When you ask the Stepper library to do a single step it can’t use your speed setting. The speed of the motor will be determined by how quickly loop() repeats. If that is too fast the motor will miss steps. Start with a much longer delay() in loop() to give a much longer interval between steps.

I did think the speed setting was unused in single step. That portion of code lingered from the sample i cribbed from and has no effect The stepper speed will need to be quite fast to respond to engine speed changes with load. I will have another play with the loop delay. I also thought by stepping say 2 steps rather than 1 i might get a faster response but as i said if i use an odd number the stepper jitters, whereas with an odd number it works ok even with reasonably large - say 41 steps.

I know there is no hysteresis, but since i am simulating an engine frequency with a sig generator that does not come into play as i am setting a simulated engine speed which does not change. Im looking for a servo response to reflect the speed error and its not happeningas the speed error is detected but the servo is not driving. Hysteresis and engine /controller tuning are not my issue at present.
PS
I imagine that the suggested code to introduce hysteresis “else if (speederror < 5)” ought to read “else if (speederror < -5)” ?
Mike
PPS Sorry, but I cannot see a code </> button, I thought using a < before and a > after the code would do it?

Errrm, I see! the quick reply does not have a code button, that only shows up when one replies using "Post reply" :grin:

mikep32:
Errrm, I see! the quick reply does not have a code button,

I believe you can change your Preferences so that it does. It's a PITA that it is not there by default.

...R

One way of several to post code.

Type this:

[code]

Copy 
  and
    paste
      your
        code
          here

Then type this:

[/code]

It will look like:

Copy 
  and
    paste
      your
        code
          here

A reply to OP #3.
This project concists of several parts. One is measuring RPM. One is the control algorithm. One is putting the maths into fysical action and so on. If this uses steppers or servos it is still a part of its own.
My idea was that You would identify those parts and pick up the experiences mad in that other topic.
If You hope a ready made concept for copying, You're wrong.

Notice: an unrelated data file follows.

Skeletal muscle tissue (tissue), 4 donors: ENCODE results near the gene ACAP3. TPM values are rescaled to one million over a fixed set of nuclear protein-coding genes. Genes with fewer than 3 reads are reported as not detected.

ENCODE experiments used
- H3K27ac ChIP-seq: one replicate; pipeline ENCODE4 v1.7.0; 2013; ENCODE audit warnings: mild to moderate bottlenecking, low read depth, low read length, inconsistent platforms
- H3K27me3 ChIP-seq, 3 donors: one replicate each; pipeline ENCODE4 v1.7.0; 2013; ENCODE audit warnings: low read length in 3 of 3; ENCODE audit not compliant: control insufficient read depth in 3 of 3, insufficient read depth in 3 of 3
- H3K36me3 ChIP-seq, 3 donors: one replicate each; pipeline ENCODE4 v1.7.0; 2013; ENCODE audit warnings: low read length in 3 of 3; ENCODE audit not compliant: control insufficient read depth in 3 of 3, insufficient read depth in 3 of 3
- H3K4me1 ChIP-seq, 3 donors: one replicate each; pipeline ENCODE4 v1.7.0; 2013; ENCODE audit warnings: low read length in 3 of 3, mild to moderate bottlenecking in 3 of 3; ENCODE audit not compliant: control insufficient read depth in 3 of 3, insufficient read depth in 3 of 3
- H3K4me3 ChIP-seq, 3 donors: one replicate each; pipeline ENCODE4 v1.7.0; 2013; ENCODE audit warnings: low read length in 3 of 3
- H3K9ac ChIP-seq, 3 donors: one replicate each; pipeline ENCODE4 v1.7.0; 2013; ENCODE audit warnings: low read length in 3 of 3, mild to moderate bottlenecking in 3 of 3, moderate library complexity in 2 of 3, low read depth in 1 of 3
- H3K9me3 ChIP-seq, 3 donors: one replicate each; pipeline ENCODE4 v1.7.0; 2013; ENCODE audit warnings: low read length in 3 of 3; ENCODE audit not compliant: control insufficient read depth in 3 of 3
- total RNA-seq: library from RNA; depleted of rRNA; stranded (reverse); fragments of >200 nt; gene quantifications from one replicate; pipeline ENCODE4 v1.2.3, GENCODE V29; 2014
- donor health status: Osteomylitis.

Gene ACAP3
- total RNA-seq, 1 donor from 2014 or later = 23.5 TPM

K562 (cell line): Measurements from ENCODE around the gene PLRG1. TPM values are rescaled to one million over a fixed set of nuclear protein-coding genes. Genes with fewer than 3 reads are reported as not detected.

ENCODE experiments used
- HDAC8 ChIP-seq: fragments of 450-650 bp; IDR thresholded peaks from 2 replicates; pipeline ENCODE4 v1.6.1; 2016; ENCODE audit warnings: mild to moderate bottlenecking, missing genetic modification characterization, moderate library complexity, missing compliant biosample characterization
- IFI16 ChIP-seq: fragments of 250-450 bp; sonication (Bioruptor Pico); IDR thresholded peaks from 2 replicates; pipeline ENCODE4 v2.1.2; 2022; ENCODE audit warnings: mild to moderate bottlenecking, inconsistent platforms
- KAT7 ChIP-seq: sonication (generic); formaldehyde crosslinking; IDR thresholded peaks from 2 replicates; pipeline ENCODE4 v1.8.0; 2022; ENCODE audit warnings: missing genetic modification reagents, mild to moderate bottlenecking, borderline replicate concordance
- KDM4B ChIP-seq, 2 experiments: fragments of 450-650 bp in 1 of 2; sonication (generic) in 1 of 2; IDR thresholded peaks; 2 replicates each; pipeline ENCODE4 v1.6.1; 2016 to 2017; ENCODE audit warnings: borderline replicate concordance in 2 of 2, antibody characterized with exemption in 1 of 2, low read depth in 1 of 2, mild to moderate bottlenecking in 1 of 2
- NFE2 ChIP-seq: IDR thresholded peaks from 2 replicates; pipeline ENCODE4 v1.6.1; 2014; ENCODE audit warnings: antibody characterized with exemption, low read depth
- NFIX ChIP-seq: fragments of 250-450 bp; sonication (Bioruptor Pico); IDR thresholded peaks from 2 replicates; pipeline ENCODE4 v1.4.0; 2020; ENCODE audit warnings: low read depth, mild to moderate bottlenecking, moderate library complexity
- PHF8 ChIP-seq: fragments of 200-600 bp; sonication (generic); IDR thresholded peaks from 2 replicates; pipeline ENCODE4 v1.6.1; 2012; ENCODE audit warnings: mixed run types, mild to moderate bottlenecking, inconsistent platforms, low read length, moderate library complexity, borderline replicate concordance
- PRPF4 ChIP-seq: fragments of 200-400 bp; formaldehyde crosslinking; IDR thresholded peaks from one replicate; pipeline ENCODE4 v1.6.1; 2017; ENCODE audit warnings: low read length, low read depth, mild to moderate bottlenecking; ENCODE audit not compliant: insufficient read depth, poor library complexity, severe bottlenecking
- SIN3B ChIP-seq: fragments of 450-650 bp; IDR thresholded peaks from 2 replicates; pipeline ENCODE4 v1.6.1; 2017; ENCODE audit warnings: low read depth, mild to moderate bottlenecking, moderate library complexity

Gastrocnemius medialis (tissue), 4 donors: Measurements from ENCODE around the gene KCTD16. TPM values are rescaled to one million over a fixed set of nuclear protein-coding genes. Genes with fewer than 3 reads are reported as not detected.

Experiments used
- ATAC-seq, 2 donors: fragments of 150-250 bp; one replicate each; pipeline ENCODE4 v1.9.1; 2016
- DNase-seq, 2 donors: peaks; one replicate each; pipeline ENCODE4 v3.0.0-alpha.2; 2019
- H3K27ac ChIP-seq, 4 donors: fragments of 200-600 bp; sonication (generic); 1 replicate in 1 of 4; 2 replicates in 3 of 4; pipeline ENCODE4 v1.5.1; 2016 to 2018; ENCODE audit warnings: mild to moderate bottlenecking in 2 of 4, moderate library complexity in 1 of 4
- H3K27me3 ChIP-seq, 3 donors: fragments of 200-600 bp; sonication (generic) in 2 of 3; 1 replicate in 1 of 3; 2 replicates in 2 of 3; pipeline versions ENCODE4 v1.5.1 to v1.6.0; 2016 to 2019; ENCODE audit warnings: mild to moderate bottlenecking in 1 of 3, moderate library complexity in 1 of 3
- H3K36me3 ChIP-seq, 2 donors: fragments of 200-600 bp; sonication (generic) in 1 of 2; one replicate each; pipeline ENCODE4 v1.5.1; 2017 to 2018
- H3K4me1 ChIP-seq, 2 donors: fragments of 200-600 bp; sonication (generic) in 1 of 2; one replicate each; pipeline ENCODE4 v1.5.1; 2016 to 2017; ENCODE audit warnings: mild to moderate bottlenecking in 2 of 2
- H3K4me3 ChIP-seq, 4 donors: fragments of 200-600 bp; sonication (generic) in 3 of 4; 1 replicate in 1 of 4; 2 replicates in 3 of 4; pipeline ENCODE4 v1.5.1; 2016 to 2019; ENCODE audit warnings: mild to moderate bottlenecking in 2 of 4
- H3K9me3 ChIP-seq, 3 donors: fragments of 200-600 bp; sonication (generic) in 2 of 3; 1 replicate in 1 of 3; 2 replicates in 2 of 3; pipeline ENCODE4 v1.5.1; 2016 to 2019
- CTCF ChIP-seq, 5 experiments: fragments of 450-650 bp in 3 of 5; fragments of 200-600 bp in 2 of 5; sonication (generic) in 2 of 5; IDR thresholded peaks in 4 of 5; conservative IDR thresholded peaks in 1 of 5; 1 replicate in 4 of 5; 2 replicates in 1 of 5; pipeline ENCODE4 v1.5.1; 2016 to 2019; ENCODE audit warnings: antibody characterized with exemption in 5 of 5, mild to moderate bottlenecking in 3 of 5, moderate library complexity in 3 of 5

Robin2:
I believe you can change your Preferences so that it does. It's a PITA that it is not there by default.

...R

Thanks, I'll look for that and set it to show.

JCA34F:
One way of several to post code.

Type this:

Copy 
  and
    paste
      your
        code
          here

Then type this:



It will look like:


Copy
 and
   paste
     your
       code
         here

Thanks, that example makes it clear,

Railroader:
A reply to OP #3.
This project concists of several parts. One is measuring RPM. One is the control algorithm. One is putting the maths into fysical action and so on. If this uses steppers or servos it is still a part of its own.
My idea was that You would identify those parts and pick up the experiences mad in that other topic.
If You hope a ready made concept for copying, You’re wrong.

Not sure what OP #3 means, but I’ll assume you’re talking to me. Yes, the project does comprise of several parts. I have indeed looked for experiences and examples relating to those parts and have, as i have said, adapted and borrowed code from those parts i have been able to find. Hence, i have code to measure frequency from one project, code from examples on driving stepper motors, (and my apologies to the original writers of that code for not giving credit but i have lost track of who’s code i have borrowed) and my own code which you call the control algorithm to produce logic which intends to drive the stepper to correct the engine speed by operation of the throttle. Additionally, i recognise that the control algorithm i have so far is insufficient for complete control and have every intention to add to it to tune engine/ control response. I believe i can do that either by active management of the size of the steps related to the speed error, which would comprise in itself a type of pid control, or by using the pid control library available in the arduino library but which at present i have not looked into. However , as they say, baby steps first, so this latter can wait until i manage to get the basics going. While it would be delightful to find a ready made solution to my engine speed control, and i certainly could learn from that were it available, i do not expect it. I have about 40 years experience in engineering and technical matters as an electrical/ electronic engineer, but the last twenty in administration where i needed an understanding of concepts but not the knowledge for the detailed work so have gotten rusty (very) but not completely ignorant. I did start this project of mine with actual discreet ic components and a breadboard and got to the near-final stage of needing to control a stepper motor then, having already purchased some time ago an arduino with the view of educating myself, I thought, “why not use the arduino for the complete project?”. The application of micro computers has not changed the basic concepts, only the means of application. I hope that gives you a better idea of where i sit technically.